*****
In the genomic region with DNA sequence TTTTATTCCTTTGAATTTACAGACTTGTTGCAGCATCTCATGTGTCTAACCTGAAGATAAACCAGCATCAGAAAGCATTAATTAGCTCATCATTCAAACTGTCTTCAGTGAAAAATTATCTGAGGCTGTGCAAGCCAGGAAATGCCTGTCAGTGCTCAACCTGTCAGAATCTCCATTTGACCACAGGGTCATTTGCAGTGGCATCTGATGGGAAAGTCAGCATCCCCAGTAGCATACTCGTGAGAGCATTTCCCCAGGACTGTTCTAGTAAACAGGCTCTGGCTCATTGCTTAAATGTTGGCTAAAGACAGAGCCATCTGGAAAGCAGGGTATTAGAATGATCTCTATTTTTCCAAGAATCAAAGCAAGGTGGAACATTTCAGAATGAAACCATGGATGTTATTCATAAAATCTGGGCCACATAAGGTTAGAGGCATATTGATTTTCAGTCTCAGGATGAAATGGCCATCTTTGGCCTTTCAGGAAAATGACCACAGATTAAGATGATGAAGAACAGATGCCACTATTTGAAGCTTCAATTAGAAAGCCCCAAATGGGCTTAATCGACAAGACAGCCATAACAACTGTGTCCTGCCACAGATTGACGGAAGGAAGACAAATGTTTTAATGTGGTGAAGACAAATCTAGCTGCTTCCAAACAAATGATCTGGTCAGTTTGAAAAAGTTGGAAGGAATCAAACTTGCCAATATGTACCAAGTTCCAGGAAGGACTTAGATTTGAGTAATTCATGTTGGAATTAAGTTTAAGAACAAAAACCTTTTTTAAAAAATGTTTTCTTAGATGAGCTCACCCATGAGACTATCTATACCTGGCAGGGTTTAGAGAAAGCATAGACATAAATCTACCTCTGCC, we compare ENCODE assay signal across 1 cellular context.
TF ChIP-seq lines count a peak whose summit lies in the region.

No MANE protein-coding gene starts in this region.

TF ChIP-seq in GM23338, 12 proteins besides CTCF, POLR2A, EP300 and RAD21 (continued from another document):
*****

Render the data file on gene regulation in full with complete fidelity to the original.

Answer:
In the genomic region with DNA sequence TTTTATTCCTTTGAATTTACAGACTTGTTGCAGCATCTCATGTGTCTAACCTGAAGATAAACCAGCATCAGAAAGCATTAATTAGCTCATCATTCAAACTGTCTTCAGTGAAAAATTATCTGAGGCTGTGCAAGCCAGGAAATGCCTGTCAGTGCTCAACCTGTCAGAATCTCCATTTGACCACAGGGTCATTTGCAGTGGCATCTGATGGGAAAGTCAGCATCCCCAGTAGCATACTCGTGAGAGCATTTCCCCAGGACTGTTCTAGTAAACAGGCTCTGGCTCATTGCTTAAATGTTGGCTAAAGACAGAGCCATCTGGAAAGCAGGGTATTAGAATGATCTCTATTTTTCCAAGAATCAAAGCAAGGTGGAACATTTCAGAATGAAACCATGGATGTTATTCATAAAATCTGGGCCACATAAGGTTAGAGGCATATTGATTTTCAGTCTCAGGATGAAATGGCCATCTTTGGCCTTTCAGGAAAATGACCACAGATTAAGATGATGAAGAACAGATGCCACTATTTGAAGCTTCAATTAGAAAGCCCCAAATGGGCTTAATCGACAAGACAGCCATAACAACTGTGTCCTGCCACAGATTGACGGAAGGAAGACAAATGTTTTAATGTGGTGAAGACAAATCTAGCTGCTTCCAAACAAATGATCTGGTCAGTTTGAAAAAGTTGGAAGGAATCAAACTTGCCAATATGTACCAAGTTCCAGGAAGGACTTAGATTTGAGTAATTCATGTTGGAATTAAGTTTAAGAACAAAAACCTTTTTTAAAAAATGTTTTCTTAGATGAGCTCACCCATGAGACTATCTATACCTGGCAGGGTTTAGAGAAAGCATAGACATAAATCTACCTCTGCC, we compare ENCODE assay signal across 1 cellular context.
TF ChIP-seq lines count a peak whose summit lies in the region.

No MANE protein-coding gene starts in this region.

TF ChIP-seq in GM23338, 12 proteins besides CTCF, POLR2A, EP300 and RAD21 (continued from another document):